- The integration of photos and videos with social media is a no brainer for resort marketing.
- People enjoy using social media to share about their favorite winter sports, even if I often wonder if we should also encourage people to shut off their phones on the mountain so they can fully connect with the mountain, it’s still a thrill to share your experience on the slopes with your friends back home.
- Social media is still way less expensive than buying tv spots, and is way more targeted.
- Social media is amazingly dynamic and always evolving. To be able to keep up with the next best thing and changes in the landscape requires dedication to figuring out existing channels and recognizing each of their strong points so that it’s easier to see what will fit best with your resort/brand when a new property starts to shoot up the ranks in social media land.
- The risk in social is tangible, but if a brand makes a mistake, acknowledges it and moves forward, it is also a very accepting and quickly forgetful space as well.
So, while it may not be the ideal world at times, it’s still not a bad place to be as a resort marketer. Stay on top of things in the social space and reap the benefits!Photo credit: Flickr user FindYourSearch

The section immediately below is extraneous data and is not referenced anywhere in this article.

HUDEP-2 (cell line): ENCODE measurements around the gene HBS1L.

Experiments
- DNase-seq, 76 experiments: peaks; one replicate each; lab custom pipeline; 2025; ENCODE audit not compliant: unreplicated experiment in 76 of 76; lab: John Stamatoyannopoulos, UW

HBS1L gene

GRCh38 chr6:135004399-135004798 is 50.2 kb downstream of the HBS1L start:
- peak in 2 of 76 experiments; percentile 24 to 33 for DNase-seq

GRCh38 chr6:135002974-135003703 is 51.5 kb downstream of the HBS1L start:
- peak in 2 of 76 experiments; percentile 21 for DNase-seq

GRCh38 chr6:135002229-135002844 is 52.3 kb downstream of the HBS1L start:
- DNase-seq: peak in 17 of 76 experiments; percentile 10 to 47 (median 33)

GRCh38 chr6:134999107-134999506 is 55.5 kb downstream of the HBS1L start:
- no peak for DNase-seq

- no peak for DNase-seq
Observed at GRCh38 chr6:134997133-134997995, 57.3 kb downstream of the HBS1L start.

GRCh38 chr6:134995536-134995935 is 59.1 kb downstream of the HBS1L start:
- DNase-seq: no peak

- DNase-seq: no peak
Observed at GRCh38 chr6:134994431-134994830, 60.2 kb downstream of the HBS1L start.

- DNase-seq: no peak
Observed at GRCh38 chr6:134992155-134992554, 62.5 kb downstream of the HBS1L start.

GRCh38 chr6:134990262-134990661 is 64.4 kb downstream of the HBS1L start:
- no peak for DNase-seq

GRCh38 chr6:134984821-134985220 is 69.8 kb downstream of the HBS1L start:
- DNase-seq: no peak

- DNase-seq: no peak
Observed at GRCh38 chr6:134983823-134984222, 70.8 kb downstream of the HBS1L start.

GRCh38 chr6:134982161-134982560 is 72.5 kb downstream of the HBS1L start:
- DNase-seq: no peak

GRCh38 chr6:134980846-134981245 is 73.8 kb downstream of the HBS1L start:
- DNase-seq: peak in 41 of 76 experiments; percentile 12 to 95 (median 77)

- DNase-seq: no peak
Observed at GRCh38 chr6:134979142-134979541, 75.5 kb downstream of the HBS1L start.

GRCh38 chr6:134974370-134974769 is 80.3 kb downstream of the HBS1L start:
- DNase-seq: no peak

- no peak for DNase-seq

As everyone is hopping on the social bandwagon, there are now a few are disembarking (even though I don’t believe him), and although I’m not one, I figured it was time to put together a list of problems that I see with social media:
- I’ve said this for years, starting with the death of Michael Jackson, but for better or worse, Twitter seems to be the new obituary service.
- Using location-based services without good forethought is a “welcome” sign for all sorts of potential problems for those who aren’t reputable.
- Purportedly, something like 40% of divorces in this country now involve Facebook, uh yeah, really.
- Social Media is the place to bitch and moan – I was speaking with an acquaintance recently who mentioned they primarily used their Twitter account to complain. Personally, I’ve made a concerted effort to try to cut down on my online complaints, but, it’s a bit hard when social is the only way to get any response in terms of customer service.